SAN FRANCISCO (CBS SF) -- A new study predicts a grim future for people living in low-lying coastal areas of the Bay Area and across the nation as sea levels rise.
By the end of this century, researchers predict 13.1 million people could be displaced by rising waters. If unchecked, the country could witness mass population movement similar to the Great Migration of African-Americans out of the South during the 1900s.
The study was done at the University of Georgia and published online in the journal Nature Climate Change. It is the first to couple the risk of sea level rise (SLR) with projected population growth, and warns that preventative strategies that don't take both into account, will fail.
Researchers came up with two calculations for projected populations for 319 coastal counties in the U.S. by the year 2100 -- one based on a sea level rise of 6 feet; another based on a 3 feet. Florida stands out as the most at-risk state with more than 6.5 million people impacted, but California ranks third, after Louisiana, when it comes to the projected population at risk. Ironically, the state currently in the grips of a historic drought is at risk of catastrophic flooding in the not-so-distant future.
In the event of a 6-foot SLR, more than a million Californians would be forced to relocate. In San Mateo County alone, nearly 200,000 people would be displaced. In fact, populations in every single Bay Area county would be impacted by coastal "flooding and other hazards from rising seas," according to the study. Given the 3-foot SLR prediction, almost a quarter of a million Californians would be affected. The latter scenario is less dire, but still cause for concern.
Even 3 feet of sea level rise would put millions of U.S. coastal residents at risk, according to study author Mathew Hauer. In a press release, he said he believes current monetary projections grossly underestimate the cost to adapt "coastal flood protection infrastructure."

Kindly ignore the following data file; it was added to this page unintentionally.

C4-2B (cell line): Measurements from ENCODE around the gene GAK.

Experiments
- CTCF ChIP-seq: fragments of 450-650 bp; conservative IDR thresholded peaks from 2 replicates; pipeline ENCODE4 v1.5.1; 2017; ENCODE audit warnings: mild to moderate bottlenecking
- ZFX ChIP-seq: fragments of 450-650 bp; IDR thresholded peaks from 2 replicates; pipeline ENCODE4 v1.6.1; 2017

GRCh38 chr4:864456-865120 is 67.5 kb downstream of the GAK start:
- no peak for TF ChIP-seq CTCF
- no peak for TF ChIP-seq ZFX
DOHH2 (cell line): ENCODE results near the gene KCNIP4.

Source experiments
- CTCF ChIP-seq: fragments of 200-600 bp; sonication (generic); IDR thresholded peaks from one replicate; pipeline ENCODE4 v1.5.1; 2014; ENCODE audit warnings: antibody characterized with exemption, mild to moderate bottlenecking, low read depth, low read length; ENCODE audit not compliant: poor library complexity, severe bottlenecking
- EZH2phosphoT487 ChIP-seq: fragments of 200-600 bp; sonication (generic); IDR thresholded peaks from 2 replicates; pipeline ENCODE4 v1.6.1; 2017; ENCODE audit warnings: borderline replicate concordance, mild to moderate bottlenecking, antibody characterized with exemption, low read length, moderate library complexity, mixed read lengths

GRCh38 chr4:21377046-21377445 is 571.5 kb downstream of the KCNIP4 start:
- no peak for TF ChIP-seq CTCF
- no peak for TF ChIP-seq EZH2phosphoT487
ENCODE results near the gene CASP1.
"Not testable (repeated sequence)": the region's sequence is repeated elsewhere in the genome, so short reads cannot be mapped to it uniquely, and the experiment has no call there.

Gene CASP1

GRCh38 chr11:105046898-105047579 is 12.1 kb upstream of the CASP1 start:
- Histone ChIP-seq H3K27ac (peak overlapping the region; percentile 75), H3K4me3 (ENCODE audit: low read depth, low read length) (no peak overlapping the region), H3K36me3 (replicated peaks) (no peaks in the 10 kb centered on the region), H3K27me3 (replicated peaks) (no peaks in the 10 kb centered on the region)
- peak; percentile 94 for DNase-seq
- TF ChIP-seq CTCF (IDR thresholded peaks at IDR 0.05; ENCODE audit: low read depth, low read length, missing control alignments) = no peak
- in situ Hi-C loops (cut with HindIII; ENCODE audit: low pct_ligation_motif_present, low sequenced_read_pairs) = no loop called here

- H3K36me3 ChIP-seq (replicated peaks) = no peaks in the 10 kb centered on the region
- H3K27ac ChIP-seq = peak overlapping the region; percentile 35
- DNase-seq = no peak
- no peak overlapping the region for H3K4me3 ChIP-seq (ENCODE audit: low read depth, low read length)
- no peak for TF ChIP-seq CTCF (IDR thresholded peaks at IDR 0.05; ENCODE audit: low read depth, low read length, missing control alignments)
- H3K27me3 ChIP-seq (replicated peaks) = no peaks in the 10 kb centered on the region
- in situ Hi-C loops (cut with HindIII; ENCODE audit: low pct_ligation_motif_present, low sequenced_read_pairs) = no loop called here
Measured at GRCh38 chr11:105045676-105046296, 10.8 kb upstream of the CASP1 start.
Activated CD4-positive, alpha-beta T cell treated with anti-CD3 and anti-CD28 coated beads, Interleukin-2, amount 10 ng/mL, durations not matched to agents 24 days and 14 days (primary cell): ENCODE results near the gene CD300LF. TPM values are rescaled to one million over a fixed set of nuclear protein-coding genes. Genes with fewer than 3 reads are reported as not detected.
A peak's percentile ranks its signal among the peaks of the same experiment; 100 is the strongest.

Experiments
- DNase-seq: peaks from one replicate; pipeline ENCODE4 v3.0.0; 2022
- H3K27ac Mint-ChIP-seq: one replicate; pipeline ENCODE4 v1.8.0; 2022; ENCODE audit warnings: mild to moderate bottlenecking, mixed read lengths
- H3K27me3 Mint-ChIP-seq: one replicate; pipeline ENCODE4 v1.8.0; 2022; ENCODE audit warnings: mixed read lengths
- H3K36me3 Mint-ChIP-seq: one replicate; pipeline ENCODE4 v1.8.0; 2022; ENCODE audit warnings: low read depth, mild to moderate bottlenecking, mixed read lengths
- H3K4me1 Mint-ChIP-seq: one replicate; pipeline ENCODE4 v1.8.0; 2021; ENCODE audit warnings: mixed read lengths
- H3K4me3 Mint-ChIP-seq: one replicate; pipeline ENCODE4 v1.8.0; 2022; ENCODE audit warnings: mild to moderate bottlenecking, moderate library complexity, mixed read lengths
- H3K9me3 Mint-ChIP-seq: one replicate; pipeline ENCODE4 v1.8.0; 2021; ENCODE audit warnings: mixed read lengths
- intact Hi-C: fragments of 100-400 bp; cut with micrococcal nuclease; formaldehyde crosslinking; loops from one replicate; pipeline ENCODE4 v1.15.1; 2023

According to the study, current estimates of annual global cost for adaptation measures in the event of a sea level rise of 3 feet is about $421 billion per year, but it doesn't take into account population growth. Researchers call that number is "deceptively low," and warn the actual cost of relocating a entire communities will increase enormously as populations grow. By the year 2100, the cost of mass relocation due to sea level rise could exceed $14 trillion.
Researchers believe this new data provides a more realistic picture of the future and should spur policymakers to recalibrate their strategies for dealing with sea-level rise in America's most vulnerable coastal regions.
"Adaptation strategies are costly, and these are areas of especially rapid population growth, so the longer we wait to implement adaptation measures the more expensive they become," Hauer said.
CBSSF.com writer, producer Jan Mabry is also executive producer and host of The Bronze Report. She lives in Northern California. Follow her on Twitter @janmabr.
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